cheek in a white, jagged seam. This discoloration was of a livid blue, about the tint of a tattoo mark. It made a patch the size of a man’s hand, lying across the cheek and the side of the neck. Hiram could not keep his eyes from this mark and the white scar cutting across it.
There was an odd sort of incongruity in Levi’s dress; a pair of heavy gold earrings and a dirty red handkerchief knotted loosely around his neck, beneath an open collar, displaying to its full length the lean, sinewy throat with its bony “Adam’s apple,” gave to his costume somewhat the smack of a sailor. He wore a coat that had once been of fine plum color—now stained and faded—too small for his lean length, and furbished with tarnished lace. Dirty cambric cuffs hung at his wrists and on his fingers were half a dozen and more rings, set with stones that shone, and glistened, and twinkled in the light of the fire. The hair at either temple was twisted into a Spanish curl, plastered flat to the cheek, and a plaited queue hung halfway down his back.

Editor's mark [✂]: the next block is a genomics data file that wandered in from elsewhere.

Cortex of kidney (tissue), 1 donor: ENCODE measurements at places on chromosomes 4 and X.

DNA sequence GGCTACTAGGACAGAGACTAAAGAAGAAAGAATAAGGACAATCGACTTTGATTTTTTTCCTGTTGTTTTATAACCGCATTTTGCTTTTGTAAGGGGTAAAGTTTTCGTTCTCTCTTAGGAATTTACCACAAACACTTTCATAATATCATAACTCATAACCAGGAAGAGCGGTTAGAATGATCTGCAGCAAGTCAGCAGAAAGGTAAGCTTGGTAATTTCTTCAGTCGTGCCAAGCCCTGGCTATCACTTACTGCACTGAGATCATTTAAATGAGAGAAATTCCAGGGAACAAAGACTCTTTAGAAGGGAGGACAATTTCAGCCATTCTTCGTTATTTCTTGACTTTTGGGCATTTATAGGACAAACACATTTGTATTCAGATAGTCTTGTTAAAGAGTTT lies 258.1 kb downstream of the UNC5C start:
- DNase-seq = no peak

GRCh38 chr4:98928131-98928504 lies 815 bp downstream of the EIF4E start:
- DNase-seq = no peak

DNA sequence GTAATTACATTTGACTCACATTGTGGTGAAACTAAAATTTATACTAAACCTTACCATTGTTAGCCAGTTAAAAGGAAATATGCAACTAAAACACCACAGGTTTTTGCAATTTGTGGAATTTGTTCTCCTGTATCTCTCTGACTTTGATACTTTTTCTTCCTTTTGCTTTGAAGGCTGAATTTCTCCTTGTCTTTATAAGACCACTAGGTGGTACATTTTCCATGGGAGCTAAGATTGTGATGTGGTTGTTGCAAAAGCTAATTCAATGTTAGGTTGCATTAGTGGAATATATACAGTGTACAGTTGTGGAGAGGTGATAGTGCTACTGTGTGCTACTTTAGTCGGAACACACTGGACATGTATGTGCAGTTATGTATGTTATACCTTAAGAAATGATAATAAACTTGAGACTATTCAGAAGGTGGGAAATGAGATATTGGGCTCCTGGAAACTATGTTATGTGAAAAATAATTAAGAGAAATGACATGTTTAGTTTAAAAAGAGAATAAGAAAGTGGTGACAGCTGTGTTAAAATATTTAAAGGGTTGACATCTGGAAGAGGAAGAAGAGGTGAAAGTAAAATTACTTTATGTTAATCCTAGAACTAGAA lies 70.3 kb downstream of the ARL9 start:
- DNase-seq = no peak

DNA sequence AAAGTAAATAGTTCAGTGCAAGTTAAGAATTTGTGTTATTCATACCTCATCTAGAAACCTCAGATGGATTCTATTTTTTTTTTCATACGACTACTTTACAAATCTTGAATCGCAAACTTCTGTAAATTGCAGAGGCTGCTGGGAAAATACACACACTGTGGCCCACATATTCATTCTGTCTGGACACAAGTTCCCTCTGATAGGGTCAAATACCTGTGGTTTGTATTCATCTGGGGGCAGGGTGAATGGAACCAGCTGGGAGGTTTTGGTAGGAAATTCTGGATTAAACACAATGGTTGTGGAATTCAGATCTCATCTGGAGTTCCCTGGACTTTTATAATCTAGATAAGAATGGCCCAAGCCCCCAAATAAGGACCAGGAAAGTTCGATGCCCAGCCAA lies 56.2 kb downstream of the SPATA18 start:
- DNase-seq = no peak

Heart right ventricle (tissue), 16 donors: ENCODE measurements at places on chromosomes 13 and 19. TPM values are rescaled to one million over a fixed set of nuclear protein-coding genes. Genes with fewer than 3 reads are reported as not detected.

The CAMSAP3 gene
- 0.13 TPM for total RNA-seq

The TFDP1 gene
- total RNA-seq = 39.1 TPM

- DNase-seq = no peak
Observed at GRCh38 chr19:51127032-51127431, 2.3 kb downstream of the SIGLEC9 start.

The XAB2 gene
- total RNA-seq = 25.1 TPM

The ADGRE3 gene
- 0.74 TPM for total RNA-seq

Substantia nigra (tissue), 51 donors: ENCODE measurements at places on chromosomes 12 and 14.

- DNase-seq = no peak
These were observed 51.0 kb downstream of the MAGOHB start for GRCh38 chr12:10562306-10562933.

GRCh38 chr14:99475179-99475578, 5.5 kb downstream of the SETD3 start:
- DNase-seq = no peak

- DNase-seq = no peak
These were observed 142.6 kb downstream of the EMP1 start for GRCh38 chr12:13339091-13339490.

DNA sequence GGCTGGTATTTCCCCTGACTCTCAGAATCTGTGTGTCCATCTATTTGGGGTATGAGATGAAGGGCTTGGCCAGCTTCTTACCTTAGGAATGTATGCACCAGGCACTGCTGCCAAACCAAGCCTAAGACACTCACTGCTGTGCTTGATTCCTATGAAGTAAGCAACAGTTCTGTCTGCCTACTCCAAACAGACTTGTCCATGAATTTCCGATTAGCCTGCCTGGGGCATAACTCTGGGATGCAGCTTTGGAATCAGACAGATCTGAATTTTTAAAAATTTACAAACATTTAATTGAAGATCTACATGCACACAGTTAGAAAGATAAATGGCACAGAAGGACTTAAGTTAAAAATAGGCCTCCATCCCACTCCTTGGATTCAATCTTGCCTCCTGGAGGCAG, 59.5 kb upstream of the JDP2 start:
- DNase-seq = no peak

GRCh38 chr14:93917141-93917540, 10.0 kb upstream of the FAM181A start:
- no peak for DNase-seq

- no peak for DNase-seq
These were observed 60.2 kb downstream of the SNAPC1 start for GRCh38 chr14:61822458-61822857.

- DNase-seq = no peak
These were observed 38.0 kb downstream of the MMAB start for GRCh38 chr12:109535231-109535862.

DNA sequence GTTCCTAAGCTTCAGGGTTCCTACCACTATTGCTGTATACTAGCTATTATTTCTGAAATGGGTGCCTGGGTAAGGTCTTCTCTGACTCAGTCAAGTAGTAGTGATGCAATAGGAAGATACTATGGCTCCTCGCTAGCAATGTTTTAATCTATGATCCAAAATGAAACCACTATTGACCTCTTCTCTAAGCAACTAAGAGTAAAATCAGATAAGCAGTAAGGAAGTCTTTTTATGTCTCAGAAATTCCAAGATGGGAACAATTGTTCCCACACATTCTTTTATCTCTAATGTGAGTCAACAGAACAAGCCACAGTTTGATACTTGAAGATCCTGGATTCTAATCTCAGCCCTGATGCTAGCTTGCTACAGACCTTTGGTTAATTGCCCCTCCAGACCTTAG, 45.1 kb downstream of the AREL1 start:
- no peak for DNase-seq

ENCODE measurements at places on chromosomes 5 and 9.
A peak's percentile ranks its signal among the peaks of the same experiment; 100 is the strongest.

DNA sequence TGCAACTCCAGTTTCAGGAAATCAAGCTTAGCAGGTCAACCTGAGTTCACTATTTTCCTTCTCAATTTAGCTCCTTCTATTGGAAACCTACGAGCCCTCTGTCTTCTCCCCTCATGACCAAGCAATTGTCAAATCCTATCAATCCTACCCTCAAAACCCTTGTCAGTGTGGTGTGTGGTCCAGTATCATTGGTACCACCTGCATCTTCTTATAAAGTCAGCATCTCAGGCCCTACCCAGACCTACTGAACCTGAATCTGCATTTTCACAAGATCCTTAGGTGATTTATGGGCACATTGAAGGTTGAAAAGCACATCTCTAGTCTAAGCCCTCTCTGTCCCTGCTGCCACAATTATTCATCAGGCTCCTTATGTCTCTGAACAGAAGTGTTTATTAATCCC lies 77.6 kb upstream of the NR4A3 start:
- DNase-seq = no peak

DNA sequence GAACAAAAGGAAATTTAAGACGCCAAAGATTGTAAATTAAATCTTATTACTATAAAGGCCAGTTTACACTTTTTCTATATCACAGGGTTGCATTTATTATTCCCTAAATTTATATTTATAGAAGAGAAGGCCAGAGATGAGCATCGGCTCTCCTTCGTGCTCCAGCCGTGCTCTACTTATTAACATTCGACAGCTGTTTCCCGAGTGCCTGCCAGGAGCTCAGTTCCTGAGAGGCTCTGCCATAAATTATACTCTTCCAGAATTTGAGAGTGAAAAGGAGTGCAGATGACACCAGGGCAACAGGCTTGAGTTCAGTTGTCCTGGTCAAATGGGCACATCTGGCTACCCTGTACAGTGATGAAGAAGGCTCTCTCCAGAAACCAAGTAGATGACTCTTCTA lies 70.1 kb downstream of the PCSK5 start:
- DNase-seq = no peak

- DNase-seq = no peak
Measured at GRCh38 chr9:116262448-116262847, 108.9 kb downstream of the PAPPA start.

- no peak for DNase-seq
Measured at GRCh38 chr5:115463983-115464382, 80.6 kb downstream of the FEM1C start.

Hiram, speaking never a word, sat motionless, his dull little eyes traveling slowly up and down and around and around his stepbrother’s person.
Levi did not seem to notice his scrutiny, leaning forward, now with his palms spread out to the grateful warmth, now rubbing them slowly together. But at last he suddenly whirled his chair around, rasping on the floor, and faced his stepbrother. He thrust his hand into his capacious coat pocket and brought out a pipe which he proceeded to fill from a skin of tobacco. “Well, Hi,” said he, “d’ye see I’ve come back home again?”
“Thought you was dead,” said Hiram, dully.
Levi laughed, then he drew a red-hot coal out of the fire, put it upon the bowl of the pipe and began puffing out clouds of pungent smoke. “Nay, nay,” said he; “not dead—not dead by odds. But [puff] by the Eternal Holy, Hi, I played many a close game [puff] with old Davy Jones, for all that.”